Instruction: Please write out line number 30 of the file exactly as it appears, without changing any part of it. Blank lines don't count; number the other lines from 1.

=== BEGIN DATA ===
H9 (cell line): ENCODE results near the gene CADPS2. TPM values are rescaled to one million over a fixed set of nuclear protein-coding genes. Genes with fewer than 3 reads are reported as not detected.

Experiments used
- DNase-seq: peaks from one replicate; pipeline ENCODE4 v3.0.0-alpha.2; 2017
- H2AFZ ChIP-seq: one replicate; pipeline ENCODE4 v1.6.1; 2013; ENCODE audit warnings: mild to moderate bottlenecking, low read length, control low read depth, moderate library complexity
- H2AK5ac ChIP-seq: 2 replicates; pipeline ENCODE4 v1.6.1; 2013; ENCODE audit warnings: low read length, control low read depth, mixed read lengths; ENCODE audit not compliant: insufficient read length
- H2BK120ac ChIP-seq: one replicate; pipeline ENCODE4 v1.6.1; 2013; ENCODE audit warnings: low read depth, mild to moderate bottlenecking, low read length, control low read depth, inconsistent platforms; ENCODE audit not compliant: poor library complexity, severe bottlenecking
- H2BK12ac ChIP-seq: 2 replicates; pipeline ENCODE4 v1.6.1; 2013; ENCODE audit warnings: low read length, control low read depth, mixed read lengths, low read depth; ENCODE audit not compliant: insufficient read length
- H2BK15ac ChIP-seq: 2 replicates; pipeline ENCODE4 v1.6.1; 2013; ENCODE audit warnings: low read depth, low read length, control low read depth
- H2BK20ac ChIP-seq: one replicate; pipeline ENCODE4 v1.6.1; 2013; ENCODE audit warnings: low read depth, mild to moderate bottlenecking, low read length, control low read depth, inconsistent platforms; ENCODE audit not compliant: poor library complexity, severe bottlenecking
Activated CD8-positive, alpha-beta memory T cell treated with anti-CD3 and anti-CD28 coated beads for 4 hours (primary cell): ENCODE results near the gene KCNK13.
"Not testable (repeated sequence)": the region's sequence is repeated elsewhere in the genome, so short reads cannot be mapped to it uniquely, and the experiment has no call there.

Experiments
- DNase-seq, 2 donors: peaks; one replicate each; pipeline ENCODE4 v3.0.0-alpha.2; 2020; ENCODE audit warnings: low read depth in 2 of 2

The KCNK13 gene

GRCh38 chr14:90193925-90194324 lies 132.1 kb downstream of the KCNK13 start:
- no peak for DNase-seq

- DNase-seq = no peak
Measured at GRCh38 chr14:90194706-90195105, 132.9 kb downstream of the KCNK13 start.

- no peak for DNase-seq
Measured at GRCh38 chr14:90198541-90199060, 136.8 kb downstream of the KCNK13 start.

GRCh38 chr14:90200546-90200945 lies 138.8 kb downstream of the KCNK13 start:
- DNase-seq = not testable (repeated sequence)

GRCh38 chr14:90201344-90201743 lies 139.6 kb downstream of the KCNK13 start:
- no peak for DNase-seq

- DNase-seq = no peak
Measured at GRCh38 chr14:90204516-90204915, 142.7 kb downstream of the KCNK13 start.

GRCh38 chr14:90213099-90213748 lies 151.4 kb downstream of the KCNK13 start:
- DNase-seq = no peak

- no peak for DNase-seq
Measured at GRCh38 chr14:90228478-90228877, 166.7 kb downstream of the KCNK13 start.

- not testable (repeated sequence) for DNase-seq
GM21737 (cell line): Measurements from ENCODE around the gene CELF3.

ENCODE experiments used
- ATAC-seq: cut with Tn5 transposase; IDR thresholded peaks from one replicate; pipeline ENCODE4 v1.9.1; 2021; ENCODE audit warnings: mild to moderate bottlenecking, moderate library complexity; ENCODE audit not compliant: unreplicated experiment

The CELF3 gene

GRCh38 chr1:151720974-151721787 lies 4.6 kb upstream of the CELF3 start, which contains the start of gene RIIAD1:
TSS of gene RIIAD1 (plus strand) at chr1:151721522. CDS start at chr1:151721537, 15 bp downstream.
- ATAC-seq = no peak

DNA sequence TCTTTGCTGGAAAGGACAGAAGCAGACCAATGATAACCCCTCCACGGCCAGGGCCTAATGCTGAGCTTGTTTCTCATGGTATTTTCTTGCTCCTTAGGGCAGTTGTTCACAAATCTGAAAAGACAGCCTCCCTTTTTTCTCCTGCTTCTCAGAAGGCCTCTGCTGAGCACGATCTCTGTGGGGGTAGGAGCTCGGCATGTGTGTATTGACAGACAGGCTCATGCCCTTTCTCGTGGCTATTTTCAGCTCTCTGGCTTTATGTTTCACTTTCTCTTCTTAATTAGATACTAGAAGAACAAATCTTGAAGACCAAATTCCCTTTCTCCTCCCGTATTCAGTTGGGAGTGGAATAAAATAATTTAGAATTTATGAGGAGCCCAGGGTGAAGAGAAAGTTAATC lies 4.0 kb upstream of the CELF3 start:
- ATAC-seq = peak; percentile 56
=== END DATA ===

Measured at GRCh38 chr14:90228478-90228877, 166.7 kb downstream of the KCNK13 start.